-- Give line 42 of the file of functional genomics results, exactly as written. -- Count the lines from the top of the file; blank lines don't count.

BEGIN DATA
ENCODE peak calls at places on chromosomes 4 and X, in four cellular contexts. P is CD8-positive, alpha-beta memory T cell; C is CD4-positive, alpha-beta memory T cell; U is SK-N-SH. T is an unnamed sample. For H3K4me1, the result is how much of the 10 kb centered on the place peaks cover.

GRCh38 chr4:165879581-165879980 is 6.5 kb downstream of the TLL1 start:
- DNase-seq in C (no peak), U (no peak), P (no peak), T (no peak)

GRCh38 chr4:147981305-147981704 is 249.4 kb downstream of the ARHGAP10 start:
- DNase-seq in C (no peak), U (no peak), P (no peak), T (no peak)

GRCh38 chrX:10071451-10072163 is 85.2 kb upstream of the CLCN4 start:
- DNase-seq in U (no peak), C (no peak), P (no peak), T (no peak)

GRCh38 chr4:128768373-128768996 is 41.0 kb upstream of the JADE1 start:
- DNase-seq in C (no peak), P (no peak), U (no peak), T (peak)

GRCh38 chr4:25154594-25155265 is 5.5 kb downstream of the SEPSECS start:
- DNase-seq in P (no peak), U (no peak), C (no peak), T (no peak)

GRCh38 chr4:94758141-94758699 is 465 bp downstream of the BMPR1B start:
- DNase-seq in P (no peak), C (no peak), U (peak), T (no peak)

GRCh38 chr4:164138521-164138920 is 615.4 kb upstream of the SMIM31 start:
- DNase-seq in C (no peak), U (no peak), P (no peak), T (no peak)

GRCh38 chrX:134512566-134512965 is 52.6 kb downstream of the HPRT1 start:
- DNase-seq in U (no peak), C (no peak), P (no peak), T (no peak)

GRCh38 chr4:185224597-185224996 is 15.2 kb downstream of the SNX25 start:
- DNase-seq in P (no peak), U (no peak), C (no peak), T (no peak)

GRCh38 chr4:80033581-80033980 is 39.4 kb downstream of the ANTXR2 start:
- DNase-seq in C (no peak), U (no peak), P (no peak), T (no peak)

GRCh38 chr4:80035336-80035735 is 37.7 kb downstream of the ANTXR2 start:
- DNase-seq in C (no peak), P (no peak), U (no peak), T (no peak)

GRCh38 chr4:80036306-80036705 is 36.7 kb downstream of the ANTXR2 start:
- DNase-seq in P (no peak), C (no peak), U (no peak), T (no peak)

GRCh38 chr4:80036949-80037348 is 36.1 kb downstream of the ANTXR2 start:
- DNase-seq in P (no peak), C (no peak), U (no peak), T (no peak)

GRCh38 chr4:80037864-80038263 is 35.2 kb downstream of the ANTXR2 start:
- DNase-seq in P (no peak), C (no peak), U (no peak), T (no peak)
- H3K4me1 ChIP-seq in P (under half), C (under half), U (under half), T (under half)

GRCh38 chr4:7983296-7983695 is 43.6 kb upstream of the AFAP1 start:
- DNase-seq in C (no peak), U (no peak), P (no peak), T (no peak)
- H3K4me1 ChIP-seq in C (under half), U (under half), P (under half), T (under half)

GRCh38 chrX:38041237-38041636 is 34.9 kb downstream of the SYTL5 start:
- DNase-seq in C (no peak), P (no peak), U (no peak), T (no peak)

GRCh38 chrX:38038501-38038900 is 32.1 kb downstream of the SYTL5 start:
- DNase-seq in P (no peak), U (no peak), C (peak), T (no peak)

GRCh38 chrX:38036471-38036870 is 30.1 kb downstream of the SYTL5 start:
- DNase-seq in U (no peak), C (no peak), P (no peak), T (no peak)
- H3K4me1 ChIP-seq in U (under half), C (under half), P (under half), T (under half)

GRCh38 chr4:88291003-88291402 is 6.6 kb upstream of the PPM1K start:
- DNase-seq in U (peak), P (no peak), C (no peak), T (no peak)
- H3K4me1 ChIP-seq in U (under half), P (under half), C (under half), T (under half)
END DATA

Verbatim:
- DNase-seq in U (peak), P (no peak), C (no peak), T (no peak)